Fun fact about the TIFF Bell Lightbox: its Artistic Director started out as a box-office volunteer. As a teenager, Noah Cowan volunteered for the relatively young “Festival of Festivals”, now the Toronto International Film Festival. Since those humble beginnings, he has started Midnight Madness, founded the Global Film Initiative, curated major retrospectives on Indian and Japanese cinema, started a production company, been a film critic, Co-Directed TIFF and became Artistic Director of TIFF Bell Lightbox- but not exactly in that order.
On Sunday July 17 at 1pm, Noah visits the ROM to give a personalized tour of the ICC’s Bollywood Cinema Showcards: Indian Film Art from the 1950s to the 1980s exhibition, bringing the experience of multiple Bollywood-centred projects, including TIFF Bell Lightbox’s Raj Kapoor Retrospective as well as My Name is Raj, a project done in collaboration with Luminato, to shed unique light on the art on display.
In the lead up to Noah’s “Fresh Perspectives” Tour, we asked him five questions about Indian cinema, film watching and cinema’s social potential.
What is your favorite Raj Kapoor film and why?
Probably Awaara, like millions of people around the world. The film just conveys this propulsive sense of the possible, a delight with the inventiveness of cinema and its ability to speak triumphantly about the social issues of the day. From a critical perspective, the legendary dream sequence towards the end is a constant reference point and one of cinema’s key defining moments. When people ask about the successful inclusion of psychological mythmaking in visual art, I point them in the direction of Awaara. And then there’s the crackle and tension between Kapoor and Nargis – it is so moving, so romantic. There’s really very little not to love about the film.
When were you first introduced to Indian cinema? What do you think distinguishes it?
Indian cinema has played an enormous role in my personal development as a critic and programmer. Like many Torontonians, my first experience of Hindi cinema occurred while changing channels on the TV. I was instantly hooked. The first major retrospective I programmed was called India Now! in 1993 at the Toronto International Film Festival, which exposed Mani Rathnam to non-South Asian audiences. While in New York, programming a theatre, I had the opportunity to champion Santosh Sivan’s The Terrorist which got A.O. Scott’s first rave review in The New York Times. And now TIFF is making Raj Kapoor’s extraordinary canon available on new prints in North America for the first time in 30 years. Indian cinema continues to intersect with my professional life in these really interesting ways.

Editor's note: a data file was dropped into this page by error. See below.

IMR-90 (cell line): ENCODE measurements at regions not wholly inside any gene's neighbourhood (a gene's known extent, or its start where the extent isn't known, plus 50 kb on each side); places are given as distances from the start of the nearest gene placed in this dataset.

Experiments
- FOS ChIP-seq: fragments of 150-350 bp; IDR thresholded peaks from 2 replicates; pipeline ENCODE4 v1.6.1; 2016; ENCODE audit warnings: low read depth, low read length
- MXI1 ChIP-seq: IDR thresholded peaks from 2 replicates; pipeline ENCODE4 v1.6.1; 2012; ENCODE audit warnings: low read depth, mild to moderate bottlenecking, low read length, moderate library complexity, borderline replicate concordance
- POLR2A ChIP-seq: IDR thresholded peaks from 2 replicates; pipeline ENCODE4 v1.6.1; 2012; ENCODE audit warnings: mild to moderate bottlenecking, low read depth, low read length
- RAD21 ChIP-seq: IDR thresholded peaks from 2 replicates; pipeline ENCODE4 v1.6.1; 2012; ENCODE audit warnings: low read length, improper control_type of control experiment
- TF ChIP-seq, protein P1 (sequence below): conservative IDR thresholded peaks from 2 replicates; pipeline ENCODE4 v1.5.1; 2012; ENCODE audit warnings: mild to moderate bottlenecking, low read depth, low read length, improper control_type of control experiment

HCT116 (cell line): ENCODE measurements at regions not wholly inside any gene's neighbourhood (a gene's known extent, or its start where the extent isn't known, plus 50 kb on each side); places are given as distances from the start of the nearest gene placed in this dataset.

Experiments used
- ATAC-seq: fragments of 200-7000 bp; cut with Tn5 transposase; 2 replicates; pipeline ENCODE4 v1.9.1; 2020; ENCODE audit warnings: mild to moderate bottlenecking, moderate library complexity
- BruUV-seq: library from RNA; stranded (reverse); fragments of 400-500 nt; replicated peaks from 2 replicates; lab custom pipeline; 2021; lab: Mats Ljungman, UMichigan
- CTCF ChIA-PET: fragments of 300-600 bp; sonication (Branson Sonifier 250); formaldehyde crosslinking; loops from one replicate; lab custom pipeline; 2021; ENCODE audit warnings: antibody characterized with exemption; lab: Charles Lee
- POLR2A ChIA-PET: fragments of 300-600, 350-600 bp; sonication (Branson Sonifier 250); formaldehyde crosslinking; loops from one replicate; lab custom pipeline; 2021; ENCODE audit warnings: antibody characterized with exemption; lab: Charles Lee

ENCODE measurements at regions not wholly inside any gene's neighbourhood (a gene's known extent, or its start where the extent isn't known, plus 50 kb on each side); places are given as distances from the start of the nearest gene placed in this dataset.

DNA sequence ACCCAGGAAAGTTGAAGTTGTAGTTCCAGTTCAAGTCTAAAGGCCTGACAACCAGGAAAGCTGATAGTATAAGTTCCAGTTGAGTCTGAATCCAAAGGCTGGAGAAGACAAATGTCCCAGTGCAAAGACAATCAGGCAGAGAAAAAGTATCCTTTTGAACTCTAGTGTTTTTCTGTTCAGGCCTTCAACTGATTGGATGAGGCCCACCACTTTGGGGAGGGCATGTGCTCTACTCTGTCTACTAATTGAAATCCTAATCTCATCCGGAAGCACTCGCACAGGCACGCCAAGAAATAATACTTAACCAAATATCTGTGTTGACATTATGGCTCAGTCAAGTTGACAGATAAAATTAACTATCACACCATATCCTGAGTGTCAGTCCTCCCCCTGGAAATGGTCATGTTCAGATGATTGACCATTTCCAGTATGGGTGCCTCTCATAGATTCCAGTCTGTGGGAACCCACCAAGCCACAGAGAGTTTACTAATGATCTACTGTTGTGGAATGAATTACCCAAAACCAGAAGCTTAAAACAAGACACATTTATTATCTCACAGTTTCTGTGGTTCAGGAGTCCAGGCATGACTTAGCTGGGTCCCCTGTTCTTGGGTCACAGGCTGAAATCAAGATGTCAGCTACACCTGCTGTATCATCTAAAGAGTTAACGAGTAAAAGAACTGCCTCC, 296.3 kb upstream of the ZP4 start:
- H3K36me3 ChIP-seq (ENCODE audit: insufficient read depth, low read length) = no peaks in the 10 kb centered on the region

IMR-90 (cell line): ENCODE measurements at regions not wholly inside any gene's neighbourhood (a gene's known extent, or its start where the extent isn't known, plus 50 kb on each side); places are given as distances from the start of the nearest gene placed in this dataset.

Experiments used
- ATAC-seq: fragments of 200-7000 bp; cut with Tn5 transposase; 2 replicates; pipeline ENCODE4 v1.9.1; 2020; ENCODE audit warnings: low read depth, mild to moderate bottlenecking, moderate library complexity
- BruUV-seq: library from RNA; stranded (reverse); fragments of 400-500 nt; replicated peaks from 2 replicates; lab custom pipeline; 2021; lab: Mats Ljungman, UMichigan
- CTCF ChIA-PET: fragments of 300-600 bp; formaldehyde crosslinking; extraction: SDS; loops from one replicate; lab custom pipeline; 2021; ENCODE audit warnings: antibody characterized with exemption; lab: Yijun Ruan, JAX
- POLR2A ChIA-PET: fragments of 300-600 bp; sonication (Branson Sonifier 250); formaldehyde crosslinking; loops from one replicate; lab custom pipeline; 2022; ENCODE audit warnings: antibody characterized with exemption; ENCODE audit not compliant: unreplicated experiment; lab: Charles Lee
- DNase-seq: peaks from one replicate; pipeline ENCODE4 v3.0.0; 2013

Hindi cinema, or “Bollywood”, is incredibly important for anyone with even a passing interest in the medium. It’s the only global filmmaking tradition that is commercially-minded, with an unbroken history and utterly distinct from Hollywood. Hindi cinema has of course borrowed a great deal from the Americans but these ideas get fed into a separate aesthetic paradigm. The “masala” film – which includes everything from slapstick comedy to gunfight to musical numbers and coy romance – is a different idea of cinema than the hard-and-fast genre distinctions of Hollywood or the codes of European art film, which function as a kind of opposition to Hollywood but uses the same basic language.
Hindi cinemas has also shaped filmmaking outside of India. Raj Kapoor especially was equally popular in the Soviet Union, the Middle East and East Asia as he was at home and one sees these Indian film concepts interwoven into the cinemas of these regions.
How different or similar is it for you watching a film as a critic, as the Co-Director of TIFF, as artistic director of the TIFF Bell Lightbox, as a producer and as a regular film buff?
It’s tough to say at this point. My husband and I often go to the multiplex to see Hollywood films and we have a great time but I think I still look at them critically. You just can’t help it!
Are there any universals when it comes to reviewing or critiquing films? Do you apply the same standards for different genres or different industrial centres, specifically Hollywood, Bollywood or Canadian cinema (which unfortunately lacks such a catchy title)?
I know – Canollywood doesn’t quite do it, right? I actually think applying similar overarching critical standards is important when dealing with any sort of cinema and, by extension, any work of visual art. Does the filmmaker effectively and clearly convey their intent? Does the visual language of the work intersect appropriately with the story? Does the filmmaker bring an awareness of the history of the medium to their work? Does the film inspire passion in the viewer? These are the key questions for all art and any “Wood” should be judged against them.
Throughout your working life you seem to show a devotion to cinema’s potential for social good, culminating in the creation of the Global Film Initiative. How do you see the relationship between cinema and society today?
Film inspires like few other media. It transports you to a place where you can imagine yourself and your world in a different way. That’s powerful and even therapeutic and so the power of film deserves enormous respect. We can make that experience an even more profound one when we connect the cinema-going experience to a social good or even just a passionate desire in an individual. I am not a fan of “message movies” especially but I have personally seen experiences happen to a classroom of kids when they are exposed to a simple story of day-to-day existence in Sri Lanka or Senegal through film. It’s life changing – these young people feel connected to the world in a way they never were before.